In the Galapagos, the authorities understandably exhort the population to conserve the amazing natural legacy of the islands. But I notice that they also stress the need to move towards agricultural self sufficiency, establishing a priority lane for local products. This is at least in part due to the memory of the eco-disaster of tanker Jessica in 2001.

This desire for self-sufficiency fits badly with other policy goals. On the one hand, there are great efforts to promote “eco-tourism” in Galapagos; this grand label includes teaching fishermen that some fish are actually worth more for picture-taking than on the dinner table. On the other hand, the Ecuadorian government restricts property rights on the islands very severely, to the point that selling real estate to anybody but your neighbor is quite a challenge. Permanent immigration–even from Ecuador itself–is also discouraged.

The Galapagos are a natural paradise, but they aren’t an Indian reservation. Its population came itself out of a series of experiments in social engineering. The islands are marvelous–but the very ambition to conserve biodiversity entails a series of restrictions to personal liberty that call for compensation, particularly if you do not allow people to freely sell and buy their land.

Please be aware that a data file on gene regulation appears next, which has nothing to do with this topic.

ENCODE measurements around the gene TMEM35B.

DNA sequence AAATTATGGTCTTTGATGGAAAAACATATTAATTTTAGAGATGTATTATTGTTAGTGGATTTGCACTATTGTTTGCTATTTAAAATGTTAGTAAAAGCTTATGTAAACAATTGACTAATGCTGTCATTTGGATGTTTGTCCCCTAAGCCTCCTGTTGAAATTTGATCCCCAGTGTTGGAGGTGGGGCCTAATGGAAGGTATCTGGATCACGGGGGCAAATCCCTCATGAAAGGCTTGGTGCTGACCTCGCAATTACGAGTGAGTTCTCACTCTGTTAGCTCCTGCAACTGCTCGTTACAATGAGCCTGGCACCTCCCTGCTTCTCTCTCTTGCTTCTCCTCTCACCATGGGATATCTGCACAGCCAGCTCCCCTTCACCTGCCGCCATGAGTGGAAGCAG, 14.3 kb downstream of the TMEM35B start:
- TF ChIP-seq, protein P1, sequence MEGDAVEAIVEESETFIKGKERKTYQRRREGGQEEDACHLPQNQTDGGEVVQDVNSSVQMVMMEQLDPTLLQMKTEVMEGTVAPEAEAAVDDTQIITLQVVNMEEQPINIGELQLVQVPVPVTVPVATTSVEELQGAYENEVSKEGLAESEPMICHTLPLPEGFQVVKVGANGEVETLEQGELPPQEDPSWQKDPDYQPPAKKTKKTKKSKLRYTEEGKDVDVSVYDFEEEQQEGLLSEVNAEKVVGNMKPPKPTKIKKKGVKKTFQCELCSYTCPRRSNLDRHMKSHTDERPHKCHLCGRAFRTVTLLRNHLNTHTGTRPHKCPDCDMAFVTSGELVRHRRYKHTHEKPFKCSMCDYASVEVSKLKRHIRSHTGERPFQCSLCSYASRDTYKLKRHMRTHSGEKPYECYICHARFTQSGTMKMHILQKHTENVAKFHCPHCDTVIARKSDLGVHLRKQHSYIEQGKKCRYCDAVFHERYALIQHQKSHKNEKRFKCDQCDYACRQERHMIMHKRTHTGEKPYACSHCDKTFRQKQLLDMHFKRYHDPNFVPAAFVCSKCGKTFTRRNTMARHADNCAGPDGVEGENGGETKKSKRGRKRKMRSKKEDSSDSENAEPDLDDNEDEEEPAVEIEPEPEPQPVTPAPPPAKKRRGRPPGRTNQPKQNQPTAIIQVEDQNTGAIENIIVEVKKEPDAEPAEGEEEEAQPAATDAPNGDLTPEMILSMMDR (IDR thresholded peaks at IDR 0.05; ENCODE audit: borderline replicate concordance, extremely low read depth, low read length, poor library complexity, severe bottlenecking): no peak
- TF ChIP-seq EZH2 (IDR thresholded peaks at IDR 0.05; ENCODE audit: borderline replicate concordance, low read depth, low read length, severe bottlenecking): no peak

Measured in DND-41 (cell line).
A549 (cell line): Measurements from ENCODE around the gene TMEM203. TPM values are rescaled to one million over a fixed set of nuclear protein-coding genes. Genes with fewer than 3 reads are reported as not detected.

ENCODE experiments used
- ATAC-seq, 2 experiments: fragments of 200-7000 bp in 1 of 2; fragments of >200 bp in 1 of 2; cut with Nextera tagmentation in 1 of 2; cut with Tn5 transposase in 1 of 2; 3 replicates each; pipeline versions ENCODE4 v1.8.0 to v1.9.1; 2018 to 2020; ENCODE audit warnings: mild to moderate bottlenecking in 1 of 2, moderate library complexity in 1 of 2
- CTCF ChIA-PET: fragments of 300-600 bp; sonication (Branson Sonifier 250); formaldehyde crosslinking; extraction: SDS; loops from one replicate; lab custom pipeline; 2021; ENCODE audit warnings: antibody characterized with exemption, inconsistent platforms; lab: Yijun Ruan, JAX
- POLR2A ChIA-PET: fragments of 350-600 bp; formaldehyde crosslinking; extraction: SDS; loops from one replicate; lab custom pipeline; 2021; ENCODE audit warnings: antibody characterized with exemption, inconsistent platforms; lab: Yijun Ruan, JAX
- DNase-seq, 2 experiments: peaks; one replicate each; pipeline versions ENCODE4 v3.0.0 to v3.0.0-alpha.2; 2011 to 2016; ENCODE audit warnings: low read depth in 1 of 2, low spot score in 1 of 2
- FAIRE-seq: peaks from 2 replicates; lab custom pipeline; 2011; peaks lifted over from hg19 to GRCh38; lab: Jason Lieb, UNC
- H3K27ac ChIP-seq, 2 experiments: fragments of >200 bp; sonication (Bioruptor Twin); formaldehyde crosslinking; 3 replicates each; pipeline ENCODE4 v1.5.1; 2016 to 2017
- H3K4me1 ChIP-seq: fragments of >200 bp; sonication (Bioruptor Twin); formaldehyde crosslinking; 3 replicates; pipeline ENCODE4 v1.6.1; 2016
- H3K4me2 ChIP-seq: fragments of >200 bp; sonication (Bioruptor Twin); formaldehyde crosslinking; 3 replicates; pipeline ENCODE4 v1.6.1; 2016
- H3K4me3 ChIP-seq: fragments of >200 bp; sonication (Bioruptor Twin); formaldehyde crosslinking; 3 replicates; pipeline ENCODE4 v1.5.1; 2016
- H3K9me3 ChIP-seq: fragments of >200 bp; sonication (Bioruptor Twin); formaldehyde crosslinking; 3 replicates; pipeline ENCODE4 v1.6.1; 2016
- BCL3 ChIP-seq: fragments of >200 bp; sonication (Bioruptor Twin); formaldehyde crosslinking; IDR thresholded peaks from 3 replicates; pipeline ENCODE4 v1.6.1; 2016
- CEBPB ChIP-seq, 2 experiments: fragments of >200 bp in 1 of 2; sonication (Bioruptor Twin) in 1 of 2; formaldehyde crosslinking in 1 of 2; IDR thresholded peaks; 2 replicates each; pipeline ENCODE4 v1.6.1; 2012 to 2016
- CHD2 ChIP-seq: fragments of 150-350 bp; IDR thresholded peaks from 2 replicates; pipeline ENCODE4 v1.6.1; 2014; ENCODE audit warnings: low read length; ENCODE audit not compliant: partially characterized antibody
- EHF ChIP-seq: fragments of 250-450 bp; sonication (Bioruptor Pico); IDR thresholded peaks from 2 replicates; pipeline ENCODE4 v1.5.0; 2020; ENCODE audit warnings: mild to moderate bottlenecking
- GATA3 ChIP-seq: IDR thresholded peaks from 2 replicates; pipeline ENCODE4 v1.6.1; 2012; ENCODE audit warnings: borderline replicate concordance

The vision for the future of the islands appears clear and attractive: tourism and organic farming promises to be a sustainable and yet economically rewarding activity.

However, both “eco-tourism” and organic farming require more than good intentions and a deep-rooted environmental sensibility. They require entrepreneurship. While I am sure the Galapagos will produce good entrepreneurs, the very lesson we learn there about finches and boobies is that variations in the species are casually generated and then sorted out, “selected”, by the environment.

The problem is that entrepreneurs can’t be “grown” in a greenhouse, free of external competition. The Ecuadorian government seems to believe that “confining” people is the best way to let entrepreneurial talents emerge–making sure the locals, and not foreigners, grab the value. However, autarchy is a rather bold bet.

Even if entrepreneurial talents are produced “according to schedule,” their learning process won’t benefit from lack of competition–rather the opposite. Plus, the de facto impossibility of selling the hotel they developed or the property they renovated to anybody but their neighbor doesn’t make for a good incentive to invest into their potential. Unless the state steps in again, of course. Species aren’t immutable, but government in a sense is: intervention regularly breeds intervention, no matter what object is being pursued.